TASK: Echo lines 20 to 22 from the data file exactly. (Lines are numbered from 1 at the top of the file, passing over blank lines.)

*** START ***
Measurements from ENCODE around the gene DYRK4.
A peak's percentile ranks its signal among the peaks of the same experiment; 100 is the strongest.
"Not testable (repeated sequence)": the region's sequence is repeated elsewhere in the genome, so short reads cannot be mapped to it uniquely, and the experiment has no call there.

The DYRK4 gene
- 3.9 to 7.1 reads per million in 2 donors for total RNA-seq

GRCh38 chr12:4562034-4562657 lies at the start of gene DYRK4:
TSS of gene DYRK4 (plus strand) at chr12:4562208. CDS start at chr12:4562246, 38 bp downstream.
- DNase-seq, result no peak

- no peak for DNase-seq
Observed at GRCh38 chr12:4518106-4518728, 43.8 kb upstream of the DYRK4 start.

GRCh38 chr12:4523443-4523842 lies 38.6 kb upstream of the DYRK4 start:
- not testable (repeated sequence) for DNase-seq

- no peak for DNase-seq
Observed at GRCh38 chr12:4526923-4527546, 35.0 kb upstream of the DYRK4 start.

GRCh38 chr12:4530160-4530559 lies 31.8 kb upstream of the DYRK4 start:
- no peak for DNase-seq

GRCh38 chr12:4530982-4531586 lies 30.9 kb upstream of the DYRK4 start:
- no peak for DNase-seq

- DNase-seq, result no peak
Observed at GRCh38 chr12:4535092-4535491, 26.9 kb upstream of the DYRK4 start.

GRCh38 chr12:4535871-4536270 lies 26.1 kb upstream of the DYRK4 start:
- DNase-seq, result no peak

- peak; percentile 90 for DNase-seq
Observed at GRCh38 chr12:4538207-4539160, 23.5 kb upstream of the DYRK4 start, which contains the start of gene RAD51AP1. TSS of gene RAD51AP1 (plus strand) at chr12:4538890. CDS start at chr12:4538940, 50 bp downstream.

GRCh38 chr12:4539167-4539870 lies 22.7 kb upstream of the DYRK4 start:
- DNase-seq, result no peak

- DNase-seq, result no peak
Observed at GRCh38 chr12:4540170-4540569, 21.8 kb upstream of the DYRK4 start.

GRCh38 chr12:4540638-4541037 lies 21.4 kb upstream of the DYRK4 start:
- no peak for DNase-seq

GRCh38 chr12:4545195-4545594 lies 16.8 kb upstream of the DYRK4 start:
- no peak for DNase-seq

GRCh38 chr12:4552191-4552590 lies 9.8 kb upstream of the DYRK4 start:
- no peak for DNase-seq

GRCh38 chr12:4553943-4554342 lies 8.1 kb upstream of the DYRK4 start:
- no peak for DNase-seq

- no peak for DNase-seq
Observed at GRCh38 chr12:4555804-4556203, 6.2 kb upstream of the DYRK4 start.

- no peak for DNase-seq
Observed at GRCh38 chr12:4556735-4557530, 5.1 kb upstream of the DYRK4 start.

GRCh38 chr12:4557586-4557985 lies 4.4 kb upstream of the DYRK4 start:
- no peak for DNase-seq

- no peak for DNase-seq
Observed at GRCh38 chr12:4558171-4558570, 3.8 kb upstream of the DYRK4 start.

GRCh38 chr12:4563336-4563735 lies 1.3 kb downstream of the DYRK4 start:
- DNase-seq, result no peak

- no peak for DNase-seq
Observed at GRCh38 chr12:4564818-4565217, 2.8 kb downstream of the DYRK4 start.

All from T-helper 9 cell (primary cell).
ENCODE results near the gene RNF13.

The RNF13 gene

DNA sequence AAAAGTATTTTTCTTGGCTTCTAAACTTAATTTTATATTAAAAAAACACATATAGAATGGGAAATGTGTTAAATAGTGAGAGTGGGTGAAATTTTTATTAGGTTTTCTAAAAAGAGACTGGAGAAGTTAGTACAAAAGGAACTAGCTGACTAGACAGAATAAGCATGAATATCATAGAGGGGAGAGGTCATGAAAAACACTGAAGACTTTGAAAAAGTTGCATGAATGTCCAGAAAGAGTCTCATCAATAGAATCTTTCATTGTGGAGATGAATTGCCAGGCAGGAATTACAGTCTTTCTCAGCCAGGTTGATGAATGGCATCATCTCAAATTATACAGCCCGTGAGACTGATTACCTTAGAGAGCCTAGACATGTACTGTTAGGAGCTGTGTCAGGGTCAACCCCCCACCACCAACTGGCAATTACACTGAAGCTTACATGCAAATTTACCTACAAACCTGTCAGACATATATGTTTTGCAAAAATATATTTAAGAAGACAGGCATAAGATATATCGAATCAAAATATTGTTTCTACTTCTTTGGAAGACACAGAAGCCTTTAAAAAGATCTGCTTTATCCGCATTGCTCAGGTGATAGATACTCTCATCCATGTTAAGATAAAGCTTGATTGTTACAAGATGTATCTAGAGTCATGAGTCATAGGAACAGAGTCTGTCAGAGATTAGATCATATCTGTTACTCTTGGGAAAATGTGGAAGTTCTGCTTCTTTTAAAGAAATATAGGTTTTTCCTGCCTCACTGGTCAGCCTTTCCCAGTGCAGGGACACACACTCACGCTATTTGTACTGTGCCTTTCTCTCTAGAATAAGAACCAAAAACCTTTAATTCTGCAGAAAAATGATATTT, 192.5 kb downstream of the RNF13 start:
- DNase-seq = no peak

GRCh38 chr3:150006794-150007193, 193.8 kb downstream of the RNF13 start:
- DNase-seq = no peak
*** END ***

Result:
Observed at GRCh38 chr12:4535092-4535491, 26.9 kb upstream of the DYRK4 start.

GRCh38 chr12:4535871-4536270 lies 26.1 kb upstream of the DYRK4 start:
- DNase-seq, result no peak